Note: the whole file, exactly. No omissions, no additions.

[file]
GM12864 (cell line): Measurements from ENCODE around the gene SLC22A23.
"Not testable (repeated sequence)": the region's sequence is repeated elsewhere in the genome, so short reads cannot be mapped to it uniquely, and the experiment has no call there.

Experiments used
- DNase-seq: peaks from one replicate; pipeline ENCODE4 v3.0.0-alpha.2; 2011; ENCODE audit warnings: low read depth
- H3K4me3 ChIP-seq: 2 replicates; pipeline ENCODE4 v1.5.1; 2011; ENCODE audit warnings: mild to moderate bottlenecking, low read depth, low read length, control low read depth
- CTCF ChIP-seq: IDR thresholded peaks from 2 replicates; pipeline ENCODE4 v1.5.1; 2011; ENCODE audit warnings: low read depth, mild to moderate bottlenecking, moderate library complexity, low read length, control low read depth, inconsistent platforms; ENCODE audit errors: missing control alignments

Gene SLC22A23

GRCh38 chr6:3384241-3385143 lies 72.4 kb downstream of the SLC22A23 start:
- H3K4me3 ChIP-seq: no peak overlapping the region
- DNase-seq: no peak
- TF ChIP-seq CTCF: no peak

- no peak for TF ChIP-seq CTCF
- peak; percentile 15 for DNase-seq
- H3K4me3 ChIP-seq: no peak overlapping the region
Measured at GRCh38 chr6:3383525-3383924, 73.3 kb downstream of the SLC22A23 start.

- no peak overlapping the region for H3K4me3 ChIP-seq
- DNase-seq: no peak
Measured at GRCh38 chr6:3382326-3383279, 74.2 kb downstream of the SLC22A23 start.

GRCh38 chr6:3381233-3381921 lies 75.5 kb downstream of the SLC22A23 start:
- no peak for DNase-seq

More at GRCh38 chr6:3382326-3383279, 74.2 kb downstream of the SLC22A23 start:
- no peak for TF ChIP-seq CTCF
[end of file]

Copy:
GM12864 (cell line): Measurements from ENCODE around the gene SLC22A23.
"Not testable (repeated sequence)": the region's sequence is repeated elsewhere in the genome, so short reads cannot be mapped to it uniquely, and the experiment has no call there.

Experiments used
- DNase-seq: peaks from one replicate; pipeline ENCODE4 v3.0.0-alpha.2; 2011; ENCODE audit warnings: low read depth
- H3K4me3 ChIP-seq: 2 replicates; pipeline ENCODE4 v1.5.1; 2011; ENCODE audit warnings: mild to moderate bottlenecking, low read depth, low read length, control low read depth
- CTCF ChIP-seq: IDR thresholded peaks from 2 replicates; pipeline ENCODE4 v1.5.1; 2011; ENCODE audit warnings: low read depth, mild to moderate bottlenecking, moderate library complexity, low read length, control low read depth, inconsistent platforms; ENCODE audit errors: missing control alignments

Gene SLC22A23

GRCh38 chr6:3384241-3385143 lies 72.4 kb downstream of the SLC22A23 start:
- H3K4me3 ChIP-seq: no peak overlapping the region
- DNase-seq: no peak
- TF ChIP-seq CTCF: no peak

- no peak for TF ChIP-seq CTCF
- peak; percentile 15 for DNase-seq
- H3K4me3 ChIP-seq: no peak overlapping the region
Measured at GRCh38 chr6:3383525-3383924, 73.3 kb downstream of the SLC22A23 start.

- no peak overlapping the region for H3K4me3 ChIP-seq
- DNase-seq: no peak
Measured at GRCh38 chr6:3382326-3383279, 74.2 kb downstream of the SLC22A23 start.

GRCh38 chr6:3381233-3381921 lies 75.5 kb downstream of the SLC22A23 start:
- no peak for DNase-seq

More at GRCh38 chr6:3382326-3383279, 74.2 kb downstream of the SLC22A23 start:
- no peak for TF ChIP-seq CTCF